31 Days, 31 Lists: Day Eleven – 2017 Bilingual Children’s Books
I wish I had kept better statistics over the course of my children’s librarian career. Maybe if I had I could give you a sense of whether or not the number of bilingual children’s books published in 2017 was higher or lower than normal. As it currently stands, I’m just pleased to see these books at all. Please note that this round-up is by no means complete and that I am included books simultaneously published in English and another language as well as bilingual titles where both languages are available at the same time.
2017 Bilingual Children’s Books
ABC Spanish by Aless Baylis
Hope you’re not sick of this little board book cutie yet. So far it carried the award for Most Inclusions on 31 Days, 31 Lists. Hard not to see why.
Baby Talk / Hablando Con Bebe by Stella Blackstone
When my daughter was born the English edition of this book was a godsend. I can still recite it from memory if called upon to do so. So when I saw this year that it was being released in Spanish as well, I nearly flipped my lid. This is such a perfect book to translated in this way. Every baby should have a chance to get a kick out of it.
Baby’s First Words / Mis Primeras Palabras by Christiane Engel
We’re talking simultaneous publication in both English and Spanish here. GLBTQIA+ friendly, gorgeous art, fun words, the works. Ain’t nothing to compare.
Bravo!: Poemas Sobre Hispanos Extraordinarios by Margarita Engle, ill. Rafael Lopez
Bilingual poetry in Spanish was particularly prevalent in 2017. This collection of great poems and gorgeous art was simultaneously published in English and Spanish. If you don’t have it on your library shelves, bug ’em. Get it there. It’s top notch.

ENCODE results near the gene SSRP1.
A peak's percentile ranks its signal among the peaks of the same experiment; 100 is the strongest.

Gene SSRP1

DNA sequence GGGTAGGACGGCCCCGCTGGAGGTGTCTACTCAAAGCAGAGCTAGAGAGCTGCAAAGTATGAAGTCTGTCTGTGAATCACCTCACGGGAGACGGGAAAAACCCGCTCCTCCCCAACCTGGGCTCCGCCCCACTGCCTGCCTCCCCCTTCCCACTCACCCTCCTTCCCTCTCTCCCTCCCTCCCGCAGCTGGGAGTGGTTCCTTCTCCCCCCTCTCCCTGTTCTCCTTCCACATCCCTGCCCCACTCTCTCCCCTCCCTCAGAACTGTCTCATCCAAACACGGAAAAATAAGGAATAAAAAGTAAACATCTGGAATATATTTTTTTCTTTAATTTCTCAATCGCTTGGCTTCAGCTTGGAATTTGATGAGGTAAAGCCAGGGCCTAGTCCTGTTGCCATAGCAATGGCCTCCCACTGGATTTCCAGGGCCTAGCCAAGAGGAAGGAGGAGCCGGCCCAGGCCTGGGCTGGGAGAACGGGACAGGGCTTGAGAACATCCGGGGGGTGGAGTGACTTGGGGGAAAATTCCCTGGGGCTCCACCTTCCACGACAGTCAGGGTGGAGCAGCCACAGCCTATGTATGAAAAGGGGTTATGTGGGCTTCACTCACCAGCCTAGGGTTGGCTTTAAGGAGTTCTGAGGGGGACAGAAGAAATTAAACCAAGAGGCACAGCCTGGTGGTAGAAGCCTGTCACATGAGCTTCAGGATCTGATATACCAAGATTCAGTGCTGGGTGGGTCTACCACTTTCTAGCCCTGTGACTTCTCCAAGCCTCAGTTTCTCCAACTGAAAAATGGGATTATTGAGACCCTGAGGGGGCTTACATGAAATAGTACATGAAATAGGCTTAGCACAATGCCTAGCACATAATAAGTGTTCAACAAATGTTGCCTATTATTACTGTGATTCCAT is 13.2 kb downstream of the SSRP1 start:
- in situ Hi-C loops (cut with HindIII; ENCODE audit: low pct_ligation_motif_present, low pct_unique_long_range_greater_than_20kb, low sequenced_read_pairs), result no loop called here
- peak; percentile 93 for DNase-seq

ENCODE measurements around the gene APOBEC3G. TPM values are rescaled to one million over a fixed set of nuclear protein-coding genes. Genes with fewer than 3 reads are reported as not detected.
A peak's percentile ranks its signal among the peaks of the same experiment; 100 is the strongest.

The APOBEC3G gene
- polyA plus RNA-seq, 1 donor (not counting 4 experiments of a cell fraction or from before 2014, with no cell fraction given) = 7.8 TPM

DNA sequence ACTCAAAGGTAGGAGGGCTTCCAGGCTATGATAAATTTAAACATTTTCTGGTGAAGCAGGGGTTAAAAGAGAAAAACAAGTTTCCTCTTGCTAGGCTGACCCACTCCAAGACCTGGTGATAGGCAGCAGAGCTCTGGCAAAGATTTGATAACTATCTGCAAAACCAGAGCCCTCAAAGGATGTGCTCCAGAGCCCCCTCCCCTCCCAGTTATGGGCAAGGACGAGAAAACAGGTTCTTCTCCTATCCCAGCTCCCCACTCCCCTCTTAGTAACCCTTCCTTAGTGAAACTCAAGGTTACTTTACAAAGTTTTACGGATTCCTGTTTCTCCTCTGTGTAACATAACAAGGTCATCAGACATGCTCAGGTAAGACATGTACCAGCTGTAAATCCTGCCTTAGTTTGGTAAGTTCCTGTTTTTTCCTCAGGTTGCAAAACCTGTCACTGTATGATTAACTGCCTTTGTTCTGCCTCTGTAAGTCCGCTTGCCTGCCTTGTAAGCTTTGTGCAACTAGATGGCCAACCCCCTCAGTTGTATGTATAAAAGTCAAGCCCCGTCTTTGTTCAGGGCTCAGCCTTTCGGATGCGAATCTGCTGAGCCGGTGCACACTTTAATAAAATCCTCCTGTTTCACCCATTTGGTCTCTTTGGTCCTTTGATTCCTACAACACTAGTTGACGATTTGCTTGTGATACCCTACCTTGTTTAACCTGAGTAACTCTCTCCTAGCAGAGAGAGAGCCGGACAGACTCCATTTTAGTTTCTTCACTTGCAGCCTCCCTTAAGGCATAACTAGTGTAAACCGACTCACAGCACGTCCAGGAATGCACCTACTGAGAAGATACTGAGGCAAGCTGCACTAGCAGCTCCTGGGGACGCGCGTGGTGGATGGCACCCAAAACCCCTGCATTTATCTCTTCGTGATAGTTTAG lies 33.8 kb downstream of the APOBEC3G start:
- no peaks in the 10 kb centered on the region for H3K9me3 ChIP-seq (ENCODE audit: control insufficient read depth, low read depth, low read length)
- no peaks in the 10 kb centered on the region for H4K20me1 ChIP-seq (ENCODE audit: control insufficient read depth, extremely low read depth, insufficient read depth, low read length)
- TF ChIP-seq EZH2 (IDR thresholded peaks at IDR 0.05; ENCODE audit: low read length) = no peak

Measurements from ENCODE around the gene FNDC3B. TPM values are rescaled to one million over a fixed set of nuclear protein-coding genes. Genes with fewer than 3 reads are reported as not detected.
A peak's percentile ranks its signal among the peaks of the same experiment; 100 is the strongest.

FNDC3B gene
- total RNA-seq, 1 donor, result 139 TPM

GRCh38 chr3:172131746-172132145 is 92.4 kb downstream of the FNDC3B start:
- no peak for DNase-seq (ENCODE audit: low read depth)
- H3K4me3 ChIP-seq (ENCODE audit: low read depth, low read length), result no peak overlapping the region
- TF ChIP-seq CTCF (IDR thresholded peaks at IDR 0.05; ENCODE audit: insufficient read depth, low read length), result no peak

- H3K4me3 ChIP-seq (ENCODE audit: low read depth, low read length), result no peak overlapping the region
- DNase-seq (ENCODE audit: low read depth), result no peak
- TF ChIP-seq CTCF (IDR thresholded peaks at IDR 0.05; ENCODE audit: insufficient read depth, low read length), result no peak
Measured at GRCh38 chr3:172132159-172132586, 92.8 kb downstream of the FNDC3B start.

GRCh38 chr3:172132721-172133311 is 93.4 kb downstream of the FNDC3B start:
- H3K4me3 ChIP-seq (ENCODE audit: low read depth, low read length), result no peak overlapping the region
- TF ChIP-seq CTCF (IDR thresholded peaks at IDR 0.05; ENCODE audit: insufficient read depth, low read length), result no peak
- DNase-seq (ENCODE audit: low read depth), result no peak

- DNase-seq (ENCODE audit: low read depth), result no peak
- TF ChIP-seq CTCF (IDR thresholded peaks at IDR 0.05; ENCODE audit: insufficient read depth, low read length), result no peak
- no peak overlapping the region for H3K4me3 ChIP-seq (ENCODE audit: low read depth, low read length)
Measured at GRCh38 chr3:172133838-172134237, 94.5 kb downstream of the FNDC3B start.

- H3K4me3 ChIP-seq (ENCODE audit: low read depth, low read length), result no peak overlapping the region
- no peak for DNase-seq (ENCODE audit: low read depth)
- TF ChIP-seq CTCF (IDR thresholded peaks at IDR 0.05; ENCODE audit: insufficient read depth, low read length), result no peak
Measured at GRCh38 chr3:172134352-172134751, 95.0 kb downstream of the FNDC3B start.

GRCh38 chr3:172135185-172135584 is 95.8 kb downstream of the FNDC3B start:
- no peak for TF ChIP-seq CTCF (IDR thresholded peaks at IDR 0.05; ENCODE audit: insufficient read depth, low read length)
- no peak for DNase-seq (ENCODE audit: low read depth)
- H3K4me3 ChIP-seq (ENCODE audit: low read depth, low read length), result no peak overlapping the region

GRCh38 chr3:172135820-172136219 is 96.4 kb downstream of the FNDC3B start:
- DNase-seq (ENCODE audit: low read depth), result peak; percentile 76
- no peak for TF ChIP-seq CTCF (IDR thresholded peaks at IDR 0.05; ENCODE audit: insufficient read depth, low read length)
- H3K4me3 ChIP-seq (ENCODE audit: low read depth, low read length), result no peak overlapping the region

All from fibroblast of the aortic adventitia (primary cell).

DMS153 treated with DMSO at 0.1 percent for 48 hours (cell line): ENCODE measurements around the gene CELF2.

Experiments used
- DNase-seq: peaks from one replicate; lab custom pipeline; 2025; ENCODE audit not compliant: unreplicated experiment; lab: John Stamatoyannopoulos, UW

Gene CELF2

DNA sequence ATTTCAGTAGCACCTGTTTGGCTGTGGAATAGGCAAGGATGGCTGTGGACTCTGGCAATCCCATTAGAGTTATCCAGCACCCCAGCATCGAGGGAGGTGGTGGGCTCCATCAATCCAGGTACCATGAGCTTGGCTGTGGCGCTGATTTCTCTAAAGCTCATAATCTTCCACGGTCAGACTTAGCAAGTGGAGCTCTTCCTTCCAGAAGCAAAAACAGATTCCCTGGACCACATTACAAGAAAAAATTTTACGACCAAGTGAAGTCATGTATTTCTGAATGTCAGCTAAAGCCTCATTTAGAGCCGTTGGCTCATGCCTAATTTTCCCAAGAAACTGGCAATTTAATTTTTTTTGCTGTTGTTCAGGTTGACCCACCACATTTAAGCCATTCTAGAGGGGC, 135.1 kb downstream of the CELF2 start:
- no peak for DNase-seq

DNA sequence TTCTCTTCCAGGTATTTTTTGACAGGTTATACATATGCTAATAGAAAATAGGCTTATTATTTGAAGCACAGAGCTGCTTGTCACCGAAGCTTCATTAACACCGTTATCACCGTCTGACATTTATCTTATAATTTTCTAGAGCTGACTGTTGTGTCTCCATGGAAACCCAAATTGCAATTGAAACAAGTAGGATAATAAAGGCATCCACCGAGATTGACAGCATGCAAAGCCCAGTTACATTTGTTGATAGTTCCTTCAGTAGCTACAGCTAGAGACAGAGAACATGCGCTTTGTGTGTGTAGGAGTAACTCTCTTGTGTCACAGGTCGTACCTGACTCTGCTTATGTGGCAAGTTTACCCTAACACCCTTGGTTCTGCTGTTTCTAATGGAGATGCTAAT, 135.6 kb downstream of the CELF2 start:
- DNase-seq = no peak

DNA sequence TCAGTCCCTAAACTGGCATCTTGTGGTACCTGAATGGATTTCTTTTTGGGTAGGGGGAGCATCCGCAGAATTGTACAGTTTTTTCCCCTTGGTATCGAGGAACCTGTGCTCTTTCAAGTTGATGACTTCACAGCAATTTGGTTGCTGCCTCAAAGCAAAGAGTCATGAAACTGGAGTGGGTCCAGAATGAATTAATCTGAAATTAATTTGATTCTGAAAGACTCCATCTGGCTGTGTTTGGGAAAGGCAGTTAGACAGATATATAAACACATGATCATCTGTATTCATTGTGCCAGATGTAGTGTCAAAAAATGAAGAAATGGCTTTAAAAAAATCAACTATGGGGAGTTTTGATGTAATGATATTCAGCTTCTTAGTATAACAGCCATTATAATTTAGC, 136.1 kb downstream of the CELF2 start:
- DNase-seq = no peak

Family Poems for Every Day of the Week / Poemas Familiares Para Cada Dia de la Semana by Francisco X. Alarcon, ill. Maya Christina Gonzalez
Part of the allure of this book (above and beyond the concept, poems, and art, all of which are extraordinary) is the fact that the bilingual text is integrated smoothly into the design of the book. I cannot tell you how often poor design of a book does bilingual translations a disservice. I’m all for attractive books and this one fits the mold.
Frida Kahlo and Her Animals / Frida Kahlo Y Sus Animalitos by Monica Brown, ill. John Parra
This is one of two biographical picture books available in English or Spanish on today’s list. And while it’s not a strict biography in the sense of a timeline of the artist’s whole life, it offers a lovely snapshot of a significant time.
Good Night, Planet / Buenas Noches, Planeta by Liniers
Someday, my friends, it won’t be extraordinary to find bilingual comics on our shelves. Until that happy day arrives, however, at least we have this. It’s a start.
The House That Jack Built / La Maison Que Jack a Batie by Antonio Frasconi
This is the only bilingual book on today’s list that isn’t Spanish. French is the name of the game with this little number, and it’s great. There’s a reason I put it on two lists already this year.
Little Skeletons Countdown to Midnight / Esqueletitos: Un Libro Para Contar en el Dia de Los Muertos by Susie Jaramillo